He concluded that his primary interest really was how human beings express emotions. And at that point, around the age of 18, the Bardem family tradition, and all the years observing his mother, gave him something to draw on and inspire himself. “I didn’t like having to read the other characters,” he recalled. “What fascinated me was listening to her. She’d have a great script with a monologue and would begin to speak and then stop and correct herself. She’d go back to the beginning, and that’s the way it was for the entire work. So, after an hour or so of the technical aspects, the memorisation, she would fly. She knew the text, she had control, the actress would appear, and off she would go.”
The lesson he drew from that experience, he said, was that “to get to the art, one must work very hard.” He added: “Art doesn’t exist just as talent. It exists as effort, work and judgment.”
In keeping with that philosophy, Bardem said, nowadays he chooses roles based not on their size or the chances for acclaim they might offer, but on the degree of the challenge they present. That’s the kind of thing that actors always say of course. But Bardem’s track record suggests he means it.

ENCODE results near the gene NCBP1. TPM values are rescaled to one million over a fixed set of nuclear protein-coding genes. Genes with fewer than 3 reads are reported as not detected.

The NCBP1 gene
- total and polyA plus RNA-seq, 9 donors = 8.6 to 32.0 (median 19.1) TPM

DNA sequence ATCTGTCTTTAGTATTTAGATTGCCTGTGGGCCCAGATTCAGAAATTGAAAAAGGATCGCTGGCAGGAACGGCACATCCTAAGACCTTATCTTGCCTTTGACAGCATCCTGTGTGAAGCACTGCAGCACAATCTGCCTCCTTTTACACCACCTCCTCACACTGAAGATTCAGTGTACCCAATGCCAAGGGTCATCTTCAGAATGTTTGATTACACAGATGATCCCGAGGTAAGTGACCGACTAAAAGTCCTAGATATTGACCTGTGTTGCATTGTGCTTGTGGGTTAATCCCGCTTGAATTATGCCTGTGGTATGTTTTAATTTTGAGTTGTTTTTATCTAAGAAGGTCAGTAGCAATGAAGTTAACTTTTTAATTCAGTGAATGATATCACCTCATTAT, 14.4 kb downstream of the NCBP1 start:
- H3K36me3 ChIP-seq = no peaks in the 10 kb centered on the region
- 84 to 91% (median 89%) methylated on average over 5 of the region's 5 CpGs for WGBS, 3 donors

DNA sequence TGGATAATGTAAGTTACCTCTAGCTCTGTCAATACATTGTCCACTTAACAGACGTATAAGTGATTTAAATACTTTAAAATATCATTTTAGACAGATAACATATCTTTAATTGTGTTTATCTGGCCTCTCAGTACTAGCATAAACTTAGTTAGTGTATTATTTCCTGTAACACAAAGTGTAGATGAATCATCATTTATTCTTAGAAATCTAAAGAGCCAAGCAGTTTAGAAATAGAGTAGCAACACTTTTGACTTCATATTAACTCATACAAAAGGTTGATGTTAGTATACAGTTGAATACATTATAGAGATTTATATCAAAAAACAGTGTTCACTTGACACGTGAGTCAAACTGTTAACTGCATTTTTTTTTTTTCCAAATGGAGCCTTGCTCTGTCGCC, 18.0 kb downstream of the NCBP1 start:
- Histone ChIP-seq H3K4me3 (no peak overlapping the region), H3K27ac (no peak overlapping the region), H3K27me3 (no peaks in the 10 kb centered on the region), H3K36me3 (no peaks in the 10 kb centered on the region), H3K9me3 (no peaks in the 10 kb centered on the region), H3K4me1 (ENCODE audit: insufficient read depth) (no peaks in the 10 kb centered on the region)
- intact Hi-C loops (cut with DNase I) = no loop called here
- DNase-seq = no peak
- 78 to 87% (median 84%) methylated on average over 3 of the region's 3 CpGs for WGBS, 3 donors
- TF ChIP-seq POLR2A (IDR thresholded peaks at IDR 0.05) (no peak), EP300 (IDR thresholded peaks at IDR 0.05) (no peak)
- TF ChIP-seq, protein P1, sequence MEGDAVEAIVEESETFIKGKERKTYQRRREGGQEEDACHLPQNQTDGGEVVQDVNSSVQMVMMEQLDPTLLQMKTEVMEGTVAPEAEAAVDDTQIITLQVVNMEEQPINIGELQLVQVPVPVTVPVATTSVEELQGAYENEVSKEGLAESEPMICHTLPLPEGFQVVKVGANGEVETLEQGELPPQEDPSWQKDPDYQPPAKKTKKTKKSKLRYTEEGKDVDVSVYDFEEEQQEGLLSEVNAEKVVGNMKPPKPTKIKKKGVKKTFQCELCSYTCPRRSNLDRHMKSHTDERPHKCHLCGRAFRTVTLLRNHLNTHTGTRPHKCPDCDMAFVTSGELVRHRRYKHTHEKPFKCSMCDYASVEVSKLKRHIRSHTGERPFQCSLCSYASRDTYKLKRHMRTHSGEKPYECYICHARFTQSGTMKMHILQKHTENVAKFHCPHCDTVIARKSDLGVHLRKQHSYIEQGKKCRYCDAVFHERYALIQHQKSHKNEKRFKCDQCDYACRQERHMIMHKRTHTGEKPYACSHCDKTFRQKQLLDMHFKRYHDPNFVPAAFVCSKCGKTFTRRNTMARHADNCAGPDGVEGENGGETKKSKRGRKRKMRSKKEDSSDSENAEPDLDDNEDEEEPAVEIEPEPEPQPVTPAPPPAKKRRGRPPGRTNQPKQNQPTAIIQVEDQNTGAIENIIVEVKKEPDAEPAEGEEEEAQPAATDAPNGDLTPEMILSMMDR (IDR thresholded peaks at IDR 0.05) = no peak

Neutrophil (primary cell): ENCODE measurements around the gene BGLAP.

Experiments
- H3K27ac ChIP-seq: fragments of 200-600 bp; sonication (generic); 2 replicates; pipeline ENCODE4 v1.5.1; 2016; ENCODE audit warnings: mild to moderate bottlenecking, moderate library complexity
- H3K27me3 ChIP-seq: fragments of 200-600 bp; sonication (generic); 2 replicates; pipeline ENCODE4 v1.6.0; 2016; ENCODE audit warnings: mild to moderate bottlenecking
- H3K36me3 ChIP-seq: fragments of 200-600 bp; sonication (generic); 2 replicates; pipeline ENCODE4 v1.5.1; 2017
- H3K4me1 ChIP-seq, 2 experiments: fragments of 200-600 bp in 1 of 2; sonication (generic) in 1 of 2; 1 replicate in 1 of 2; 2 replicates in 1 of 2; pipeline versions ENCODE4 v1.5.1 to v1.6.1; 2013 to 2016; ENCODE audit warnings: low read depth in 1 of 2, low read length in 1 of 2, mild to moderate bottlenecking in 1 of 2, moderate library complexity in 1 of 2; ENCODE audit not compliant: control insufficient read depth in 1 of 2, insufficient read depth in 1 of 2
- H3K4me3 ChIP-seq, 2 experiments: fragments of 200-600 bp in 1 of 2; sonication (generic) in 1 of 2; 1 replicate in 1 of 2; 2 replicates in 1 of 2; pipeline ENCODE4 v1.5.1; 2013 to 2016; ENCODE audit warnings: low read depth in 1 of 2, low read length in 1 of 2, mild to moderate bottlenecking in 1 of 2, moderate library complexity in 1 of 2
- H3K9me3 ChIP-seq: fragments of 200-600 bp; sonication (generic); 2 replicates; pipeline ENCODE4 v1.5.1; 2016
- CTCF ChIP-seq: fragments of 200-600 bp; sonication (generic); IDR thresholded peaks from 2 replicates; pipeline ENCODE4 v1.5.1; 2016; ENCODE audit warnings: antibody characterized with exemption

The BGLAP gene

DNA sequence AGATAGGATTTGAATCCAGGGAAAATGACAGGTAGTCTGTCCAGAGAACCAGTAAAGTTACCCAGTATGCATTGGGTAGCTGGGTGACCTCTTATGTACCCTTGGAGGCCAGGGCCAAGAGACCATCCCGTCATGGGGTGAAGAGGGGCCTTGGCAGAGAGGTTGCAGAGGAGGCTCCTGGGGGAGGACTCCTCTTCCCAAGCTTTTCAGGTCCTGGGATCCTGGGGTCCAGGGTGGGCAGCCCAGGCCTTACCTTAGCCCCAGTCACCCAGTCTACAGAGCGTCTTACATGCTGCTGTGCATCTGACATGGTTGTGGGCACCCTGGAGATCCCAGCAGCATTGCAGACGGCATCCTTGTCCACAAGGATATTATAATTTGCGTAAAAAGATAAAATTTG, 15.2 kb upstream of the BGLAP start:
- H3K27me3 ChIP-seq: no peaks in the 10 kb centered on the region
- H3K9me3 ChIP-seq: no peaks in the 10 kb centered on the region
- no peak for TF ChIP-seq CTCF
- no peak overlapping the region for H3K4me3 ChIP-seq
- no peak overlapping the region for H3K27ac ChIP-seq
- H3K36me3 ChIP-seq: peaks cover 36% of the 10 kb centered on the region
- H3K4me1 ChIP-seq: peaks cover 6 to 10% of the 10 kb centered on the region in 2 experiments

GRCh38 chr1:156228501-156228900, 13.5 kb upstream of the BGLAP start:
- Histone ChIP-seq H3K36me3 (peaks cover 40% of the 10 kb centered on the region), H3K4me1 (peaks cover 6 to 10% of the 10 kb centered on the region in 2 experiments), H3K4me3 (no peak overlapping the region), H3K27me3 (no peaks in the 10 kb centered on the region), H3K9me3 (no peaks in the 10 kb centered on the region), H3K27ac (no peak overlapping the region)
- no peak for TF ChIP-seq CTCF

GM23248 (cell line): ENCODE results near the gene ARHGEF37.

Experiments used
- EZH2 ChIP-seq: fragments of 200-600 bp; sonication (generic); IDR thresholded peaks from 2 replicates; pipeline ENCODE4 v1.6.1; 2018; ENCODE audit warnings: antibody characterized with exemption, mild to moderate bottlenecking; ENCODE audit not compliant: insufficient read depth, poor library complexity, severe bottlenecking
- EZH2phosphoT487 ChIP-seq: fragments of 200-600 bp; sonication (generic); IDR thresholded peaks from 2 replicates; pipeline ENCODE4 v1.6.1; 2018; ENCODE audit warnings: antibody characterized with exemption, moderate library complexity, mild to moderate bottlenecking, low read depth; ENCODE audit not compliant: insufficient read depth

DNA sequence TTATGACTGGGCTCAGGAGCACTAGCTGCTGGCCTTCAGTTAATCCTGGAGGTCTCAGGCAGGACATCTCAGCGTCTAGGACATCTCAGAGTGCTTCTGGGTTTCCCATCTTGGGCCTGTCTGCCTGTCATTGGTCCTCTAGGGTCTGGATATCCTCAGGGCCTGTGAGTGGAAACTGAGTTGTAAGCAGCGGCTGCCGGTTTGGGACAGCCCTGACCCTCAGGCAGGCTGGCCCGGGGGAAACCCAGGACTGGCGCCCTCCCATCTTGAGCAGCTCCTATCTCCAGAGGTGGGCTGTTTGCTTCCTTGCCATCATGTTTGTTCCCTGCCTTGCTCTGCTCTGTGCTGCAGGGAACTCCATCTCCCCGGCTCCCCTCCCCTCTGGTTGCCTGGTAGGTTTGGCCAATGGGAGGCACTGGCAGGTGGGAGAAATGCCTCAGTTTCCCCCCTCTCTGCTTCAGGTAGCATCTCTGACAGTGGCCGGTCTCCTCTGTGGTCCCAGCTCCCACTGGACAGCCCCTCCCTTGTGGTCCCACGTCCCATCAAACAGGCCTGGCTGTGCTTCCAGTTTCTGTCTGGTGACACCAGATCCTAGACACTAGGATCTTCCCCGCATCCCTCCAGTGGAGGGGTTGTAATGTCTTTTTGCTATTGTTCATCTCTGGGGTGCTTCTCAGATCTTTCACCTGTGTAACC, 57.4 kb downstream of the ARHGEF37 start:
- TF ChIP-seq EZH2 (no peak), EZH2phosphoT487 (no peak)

The director Fernando León de Aranoa, a friend of Bardem’s, recalled: “When we were getting ready for Mondays in the Sun, a Spanish film about unemployed shipyard workers, he had just been nominated for an Oscar for the first time, for Before Night Falls, and every time his phone rang, it was with a proposal to be part of a production that, in terms of money and fame, was more important than mine. I thought it was logical that he would take one of those, but he said to me, ‘I really like this character’ and remained firm. That’s an honesty that I like.”